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Amityville Teachers Earn Grants For Terrific Tech Use

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The innovative ideas of three teachers in the Amityville Union Free School District resulted in $2,000 in grant awards, which will be used to further enhance learning opportunities for students. 

Amityville teachers received two out of the five Model Schools awards from Western Suffolk BOCES for their creative use of instructional technology. Northwest Elementary School co-teachers Kerrin Faulkner and Jenny Smith earned one of the $1,000 awards and Amityville Memorial High School social studies Jack Zider received the other. 

Ms. Faulkner and Ms. Smith have taught second grade together for the past four years and have continued to expand the use of technology to engage their students. Every year, students complete nonfiction writing pieces, including a research-based project on topics of their choice. This year, the project came about right after holiday break, but with Amityville schools on remote learning for the first two weeks of January, they looked for a new way for students to complete their projects.

The teachers turned to Book Creator, an app that students could access from their Chromebooks at home. Instead of paper projects, students created digital books on topics ranging from animals to historical events to sports. 

Ms. Faulkner and Ms. Smith said the addition of the technology component raised the level of engagement among students, who worked extremely hard to create their digital books. They were so proud of their finished products, the teachers said, they couldn’t wait to share with their classmates. All of the books were compiled into a digital book museum.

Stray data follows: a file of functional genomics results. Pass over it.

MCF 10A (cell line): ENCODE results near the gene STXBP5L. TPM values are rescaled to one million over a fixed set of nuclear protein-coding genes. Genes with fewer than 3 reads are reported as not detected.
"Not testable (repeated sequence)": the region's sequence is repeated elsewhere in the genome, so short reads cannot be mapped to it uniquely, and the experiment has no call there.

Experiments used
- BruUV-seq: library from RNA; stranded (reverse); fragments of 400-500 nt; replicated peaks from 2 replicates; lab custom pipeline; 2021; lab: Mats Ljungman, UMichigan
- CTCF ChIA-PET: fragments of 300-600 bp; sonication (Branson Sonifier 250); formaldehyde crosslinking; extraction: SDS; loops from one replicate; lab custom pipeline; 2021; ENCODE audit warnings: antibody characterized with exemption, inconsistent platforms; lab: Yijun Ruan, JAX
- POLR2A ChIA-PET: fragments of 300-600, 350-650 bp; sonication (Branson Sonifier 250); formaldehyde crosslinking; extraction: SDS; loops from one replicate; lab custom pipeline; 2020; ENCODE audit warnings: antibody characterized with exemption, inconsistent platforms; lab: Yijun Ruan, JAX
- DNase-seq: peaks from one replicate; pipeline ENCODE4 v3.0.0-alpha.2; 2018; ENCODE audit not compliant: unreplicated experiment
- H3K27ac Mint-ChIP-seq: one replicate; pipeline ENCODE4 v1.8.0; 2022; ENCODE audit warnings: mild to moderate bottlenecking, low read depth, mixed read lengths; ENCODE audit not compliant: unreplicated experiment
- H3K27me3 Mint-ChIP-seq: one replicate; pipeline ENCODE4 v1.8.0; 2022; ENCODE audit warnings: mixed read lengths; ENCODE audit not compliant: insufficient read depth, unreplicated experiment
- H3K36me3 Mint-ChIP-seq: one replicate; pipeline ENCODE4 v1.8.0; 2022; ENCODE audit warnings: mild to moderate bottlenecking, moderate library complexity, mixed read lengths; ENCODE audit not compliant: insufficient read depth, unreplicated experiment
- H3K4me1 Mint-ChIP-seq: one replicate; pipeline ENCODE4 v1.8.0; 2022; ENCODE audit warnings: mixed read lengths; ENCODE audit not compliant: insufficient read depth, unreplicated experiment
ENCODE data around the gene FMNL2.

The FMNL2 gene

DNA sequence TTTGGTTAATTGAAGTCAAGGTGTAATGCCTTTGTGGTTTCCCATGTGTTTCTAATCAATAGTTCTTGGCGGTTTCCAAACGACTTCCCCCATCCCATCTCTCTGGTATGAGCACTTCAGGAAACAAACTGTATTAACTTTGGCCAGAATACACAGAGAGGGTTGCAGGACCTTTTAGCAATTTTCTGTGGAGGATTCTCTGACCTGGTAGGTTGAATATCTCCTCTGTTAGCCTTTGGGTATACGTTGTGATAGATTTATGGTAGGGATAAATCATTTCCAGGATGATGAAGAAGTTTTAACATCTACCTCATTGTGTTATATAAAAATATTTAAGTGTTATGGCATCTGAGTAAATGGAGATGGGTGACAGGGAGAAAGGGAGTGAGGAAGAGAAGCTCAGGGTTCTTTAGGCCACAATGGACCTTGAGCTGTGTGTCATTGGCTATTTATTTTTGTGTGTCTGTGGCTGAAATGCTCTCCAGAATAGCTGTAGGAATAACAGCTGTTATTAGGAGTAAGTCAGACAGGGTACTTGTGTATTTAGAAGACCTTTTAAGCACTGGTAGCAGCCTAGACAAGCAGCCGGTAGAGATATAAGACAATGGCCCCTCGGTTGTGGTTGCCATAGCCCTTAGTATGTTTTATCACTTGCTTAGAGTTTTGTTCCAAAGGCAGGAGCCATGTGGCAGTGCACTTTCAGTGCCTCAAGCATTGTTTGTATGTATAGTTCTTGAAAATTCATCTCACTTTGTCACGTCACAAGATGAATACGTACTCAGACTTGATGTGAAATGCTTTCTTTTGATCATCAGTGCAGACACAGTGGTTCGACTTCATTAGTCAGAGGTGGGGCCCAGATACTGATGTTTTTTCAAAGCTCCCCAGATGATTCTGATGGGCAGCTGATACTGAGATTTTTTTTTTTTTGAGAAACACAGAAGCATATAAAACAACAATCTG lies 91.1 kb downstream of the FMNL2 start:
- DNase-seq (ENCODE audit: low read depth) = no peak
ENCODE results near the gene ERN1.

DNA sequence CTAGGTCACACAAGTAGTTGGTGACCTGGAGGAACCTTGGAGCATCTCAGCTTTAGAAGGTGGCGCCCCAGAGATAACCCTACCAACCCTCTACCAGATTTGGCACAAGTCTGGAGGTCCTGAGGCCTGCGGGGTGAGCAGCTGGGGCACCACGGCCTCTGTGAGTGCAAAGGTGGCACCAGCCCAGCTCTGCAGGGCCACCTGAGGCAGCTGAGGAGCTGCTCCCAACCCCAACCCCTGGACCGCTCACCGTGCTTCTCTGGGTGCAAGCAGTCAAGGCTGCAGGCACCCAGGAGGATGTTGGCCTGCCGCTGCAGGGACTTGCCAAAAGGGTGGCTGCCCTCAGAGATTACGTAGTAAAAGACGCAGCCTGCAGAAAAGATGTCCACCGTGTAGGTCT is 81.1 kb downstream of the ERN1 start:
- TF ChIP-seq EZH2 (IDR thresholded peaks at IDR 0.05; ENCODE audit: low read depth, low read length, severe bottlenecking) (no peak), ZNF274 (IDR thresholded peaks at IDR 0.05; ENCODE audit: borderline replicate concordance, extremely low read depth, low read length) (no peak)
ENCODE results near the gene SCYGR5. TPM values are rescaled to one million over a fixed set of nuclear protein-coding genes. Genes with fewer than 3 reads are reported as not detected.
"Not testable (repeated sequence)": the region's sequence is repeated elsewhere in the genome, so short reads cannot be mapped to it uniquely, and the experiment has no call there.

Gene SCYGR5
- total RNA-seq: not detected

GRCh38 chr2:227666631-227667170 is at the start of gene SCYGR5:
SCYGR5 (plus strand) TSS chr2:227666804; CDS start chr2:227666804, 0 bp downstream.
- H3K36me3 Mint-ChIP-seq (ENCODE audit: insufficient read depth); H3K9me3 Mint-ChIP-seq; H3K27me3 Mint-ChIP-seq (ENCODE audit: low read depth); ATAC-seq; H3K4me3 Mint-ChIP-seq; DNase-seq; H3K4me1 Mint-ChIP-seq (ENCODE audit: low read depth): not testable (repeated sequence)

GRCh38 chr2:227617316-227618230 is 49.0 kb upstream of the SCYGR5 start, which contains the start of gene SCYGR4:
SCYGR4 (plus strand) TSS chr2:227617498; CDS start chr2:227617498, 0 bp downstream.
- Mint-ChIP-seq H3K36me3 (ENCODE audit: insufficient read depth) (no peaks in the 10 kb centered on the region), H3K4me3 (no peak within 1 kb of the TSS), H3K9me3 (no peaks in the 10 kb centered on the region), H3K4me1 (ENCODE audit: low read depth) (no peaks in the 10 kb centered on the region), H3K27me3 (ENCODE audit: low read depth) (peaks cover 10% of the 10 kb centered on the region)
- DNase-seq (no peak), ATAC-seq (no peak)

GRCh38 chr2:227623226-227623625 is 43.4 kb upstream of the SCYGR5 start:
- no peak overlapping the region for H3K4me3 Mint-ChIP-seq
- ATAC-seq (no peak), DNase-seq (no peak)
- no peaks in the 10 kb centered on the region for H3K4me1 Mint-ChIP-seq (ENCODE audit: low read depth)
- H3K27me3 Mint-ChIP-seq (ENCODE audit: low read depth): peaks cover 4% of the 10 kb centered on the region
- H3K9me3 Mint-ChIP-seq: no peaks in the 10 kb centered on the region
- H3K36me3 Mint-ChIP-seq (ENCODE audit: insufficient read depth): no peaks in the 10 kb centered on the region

“This technology really lifted the level of their writing,” Ms. Faulkner said. “It also really opened our eyes to new possibilities for the future.”

The teachers added that in addition to helping them with their research skills, the project showed students the important of including different text and non-text features in their writing, like photos and graphics, a table of contents, a glossary and fun facts pages.

For Black History Month in February, ninth graders in Mr. Zider’s social studies classes created a “Periodic Table of African-American Achievement in History” using Google Slides and Jamboard. Students, working independently or in small groups, created an interactive database in which they identified the accomplishments of notable Black figures throughout history. 

In addition to their Google Slide and Jamboard presentations, students created Flipgrid videos describing the impact those individuals made on society. The ninth graders explained why they chose their particular subjects and why their accomplishments should be celebrated. The projects were uploaded to their digital portfolios on Google Sites and shared with sixth graders at Edmund W. Miles Middle School.

“It’s very exciting,” Mr. Zider said of receiving the grant, “but all of the credit goes to the students. They really made it come to life. I’m just happy that they're being recognized for how dedicated they were to this project.”

Mr. Zider, who taught at the middle school for six years before moving to the high school this year, said that digital citizenship is an important part of social studies education He explained that the work his students do now should prepare them for the digital world they will experience after graduation, which is why he uses technology to such a great extent in his classroom. 

Ms. Faulkner, Ms. Smith and Mr. Zider will be able to use the grant money to pick out instructional resources of their choosing for their classrooms to enhance opportunities for their students. They will be honored at a Model Schools virtual celebration later this year and will be invited to speak for a few minutes about their projects. 
 
Monday, May 17, 2021